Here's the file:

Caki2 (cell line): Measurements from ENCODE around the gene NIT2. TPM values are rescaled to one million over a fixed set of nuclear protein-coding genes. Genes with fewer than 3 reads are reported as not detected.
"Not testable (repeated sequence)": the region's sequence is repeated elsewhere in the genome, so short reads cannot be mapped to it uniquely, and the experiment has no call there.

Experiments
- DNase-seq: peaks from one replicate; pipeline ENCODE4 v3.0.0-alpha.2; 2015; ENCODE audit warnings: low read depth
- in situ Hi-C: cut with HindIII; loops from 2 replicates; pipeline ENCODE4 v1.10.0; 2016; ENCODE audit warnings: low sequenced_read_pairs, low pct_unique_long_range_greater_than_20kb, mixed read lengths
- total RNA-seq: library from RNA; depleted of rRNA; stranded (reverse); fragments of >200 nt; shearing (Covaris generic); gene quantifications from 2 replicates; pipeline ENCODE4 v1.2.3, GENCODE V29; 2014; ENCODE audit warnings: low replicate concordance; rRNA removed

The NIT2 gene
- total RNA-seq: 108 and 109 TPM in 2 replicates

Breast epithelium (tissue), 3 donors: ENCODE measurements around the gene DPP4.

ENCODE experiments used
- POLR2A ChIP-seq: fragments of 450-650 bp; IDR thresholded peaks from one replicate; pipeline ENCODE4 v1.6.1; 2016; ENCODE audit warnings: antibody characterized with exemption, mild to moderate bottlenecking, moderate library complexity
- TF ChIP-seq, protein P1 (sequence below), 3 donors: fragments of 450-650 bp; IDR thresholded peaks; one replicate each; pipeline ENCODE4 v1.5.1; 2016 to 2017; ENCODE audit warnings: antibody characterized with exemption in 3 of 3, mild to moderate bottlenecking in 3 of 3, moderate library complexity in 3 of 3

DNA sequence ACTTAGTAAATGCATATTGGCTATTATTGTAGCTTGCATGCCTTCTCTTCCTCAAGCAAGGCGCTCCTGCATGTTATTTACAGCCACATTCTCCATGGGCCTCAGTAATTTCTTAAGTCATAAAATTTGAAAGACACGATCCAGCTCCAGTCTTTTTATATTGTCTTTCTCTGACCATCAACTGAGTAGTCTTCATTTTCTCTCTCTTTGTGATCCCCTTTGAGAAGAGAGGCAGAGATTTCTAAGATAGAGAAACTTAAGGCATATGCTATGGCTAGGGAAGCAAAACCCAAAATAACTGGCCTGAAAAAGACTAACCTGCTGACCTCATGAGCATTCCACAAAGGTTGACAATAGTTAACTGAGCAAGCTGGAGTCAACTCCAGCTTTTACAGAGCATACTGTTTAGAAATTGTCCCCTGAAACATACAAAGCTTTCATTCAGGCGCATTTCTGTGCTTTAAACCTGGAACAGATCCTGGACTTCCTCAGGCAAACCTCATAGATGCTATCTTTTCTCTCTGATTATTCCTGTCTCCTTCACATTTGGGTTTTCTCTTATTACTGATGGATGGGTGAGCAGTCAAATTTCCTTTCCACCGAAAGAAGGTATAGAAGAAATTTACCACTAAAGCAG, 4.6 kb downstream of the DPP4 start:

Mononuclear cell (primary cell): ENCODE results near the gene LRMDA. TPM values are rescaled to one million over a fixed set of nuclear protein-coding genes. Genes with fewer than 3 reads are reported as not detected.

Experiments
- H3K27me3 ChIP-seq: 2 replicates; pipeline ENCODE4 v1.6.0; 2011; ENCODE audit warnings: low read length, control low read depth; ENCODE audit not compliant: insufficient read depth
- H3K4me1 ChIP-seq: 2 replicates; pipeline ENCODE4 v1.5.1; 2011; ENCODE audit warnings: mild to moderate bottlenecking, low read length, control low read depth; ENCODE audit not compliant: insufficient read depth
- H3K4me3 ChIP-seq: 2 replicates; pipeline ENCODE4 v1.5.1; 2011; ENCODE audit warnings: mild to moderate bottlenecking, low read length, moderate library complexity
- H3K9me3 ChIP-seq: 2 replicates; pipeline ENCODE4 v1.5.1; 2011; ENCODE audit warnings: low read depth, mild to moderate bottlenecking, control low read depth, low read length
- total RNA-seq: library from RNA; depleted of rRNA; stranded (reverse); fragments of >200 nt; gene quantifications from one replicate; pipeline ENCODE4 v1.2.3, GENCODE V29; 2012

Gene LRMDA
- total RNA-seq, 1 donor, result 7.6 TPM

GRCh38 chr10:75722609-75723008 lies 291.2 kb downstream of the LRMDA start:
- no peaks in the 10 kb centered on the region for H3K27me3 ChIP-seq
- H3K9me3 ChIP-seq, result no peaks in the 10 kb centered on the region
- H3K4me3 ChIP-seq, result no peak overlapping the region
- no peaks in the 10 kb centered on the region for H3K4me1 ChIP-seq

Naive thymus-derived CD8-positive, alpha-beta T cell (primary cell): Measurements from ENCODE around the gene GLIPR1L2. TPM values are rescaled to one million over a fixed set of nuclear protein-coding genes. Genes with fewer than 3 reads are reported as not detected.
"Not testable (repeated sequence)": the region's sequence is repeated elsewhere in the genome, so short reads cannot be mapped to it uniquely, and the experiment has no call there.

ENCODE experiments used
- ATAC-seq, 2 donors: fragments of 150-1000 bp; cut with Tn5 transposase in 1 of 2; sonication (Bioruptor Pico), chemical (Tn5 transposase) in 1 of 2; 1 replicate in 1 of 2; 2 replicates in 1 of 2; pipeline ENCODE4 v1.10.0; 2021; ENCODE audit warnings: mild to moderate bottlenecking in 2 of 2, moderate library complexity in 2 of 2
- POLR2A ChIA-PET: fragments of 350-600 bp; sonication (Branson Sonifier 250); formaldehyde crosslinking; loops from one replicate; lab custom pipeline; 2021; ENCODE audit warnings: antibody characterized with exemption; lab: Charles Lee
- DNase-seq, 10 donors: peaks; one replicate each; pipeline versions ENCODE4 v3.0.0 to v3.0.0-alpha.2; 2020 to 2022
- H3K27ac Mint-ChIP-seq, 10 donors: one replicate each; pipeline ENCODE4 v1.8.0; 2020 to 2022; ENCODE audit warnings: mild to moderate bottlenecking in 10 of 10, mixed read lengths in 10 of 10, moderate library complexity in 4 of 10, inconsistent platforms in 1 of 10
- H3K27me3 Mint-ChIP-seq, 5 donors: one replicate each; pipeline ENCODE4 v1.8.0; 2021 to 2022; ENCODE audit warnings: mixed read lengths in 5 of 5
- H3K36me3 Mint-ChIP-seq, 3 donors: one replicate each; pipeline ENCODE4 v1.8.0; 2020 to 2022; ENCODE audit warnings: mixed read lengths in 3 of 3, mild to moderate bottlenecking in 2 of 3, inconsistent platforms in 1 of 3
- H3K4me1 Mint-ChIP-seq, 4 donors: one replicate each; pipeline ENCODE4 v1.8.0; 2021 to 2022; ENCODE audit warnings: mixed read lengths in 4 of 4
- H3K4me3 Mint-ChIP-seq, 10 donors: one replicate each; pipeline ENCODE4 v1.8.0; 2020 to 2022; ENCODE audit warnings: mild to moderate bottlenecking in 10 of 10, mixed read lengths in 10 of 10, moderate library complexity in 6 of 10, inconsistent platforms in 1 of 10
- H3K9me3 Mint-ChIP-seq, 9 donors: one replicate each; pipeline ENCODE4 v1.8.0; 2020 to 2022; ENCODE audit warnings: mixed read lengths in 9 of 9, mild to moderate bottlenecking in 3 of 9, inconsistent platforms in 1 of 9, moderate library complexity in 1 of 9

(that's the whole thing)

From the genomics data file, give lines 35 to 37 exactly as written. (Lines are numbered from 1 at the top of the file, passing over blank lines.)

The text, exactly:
- H3K27me3 Mint-ChIP-seq, 5 donors: one replicate each; pipeline ENCODE4 v1.8.0; 2021 to 2022; ENCODE audit warnings: mixed read lengths in 5 of 5
- H3K36me3 Mint-ChIP-seq, 3 donors: one replicate each; pipeline ENCODE4 v1.8.0; 2020 to 2022; ENCODE audit warnings: mixed read lengths in 3 of 3, mild to moderate bottlenecking in 2 of 3, inconsistent platforms in 1 of 3
- H3K4me1 Mint-ChIP-seq, 4 donors: one replicate each; pipeline ENCODE4 v1.8.0; 2021 to 2022; ENCODE audit warnings: mixed read lengths in 4 of 4